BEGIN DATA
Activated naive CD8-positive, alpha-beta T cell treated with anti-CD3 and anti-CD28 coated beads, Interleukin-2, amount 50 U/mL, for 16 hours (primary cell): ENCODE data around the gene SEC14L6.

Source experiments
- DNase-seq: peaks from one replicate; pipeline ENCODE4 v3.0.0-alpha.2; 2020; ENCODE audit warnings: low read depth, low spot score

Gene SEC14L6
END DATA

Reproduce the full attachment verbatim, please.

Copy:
Activated naive CD8-positive, alpha-beta T cell treated with anti-CD3 and anti-CD28 coated beads, Interleukin-2, amount 50 U/mL, for 16 hours (primary cell): ENCODE data around the gene SEC14L6.

Source experiments
- DNase-seq: peaks from one replicate; pipeline ENCODE4 v3.0.0-alpha.2; 2020; ENCODE audit warnings: low read depth, low spot score

Gene SEC14L6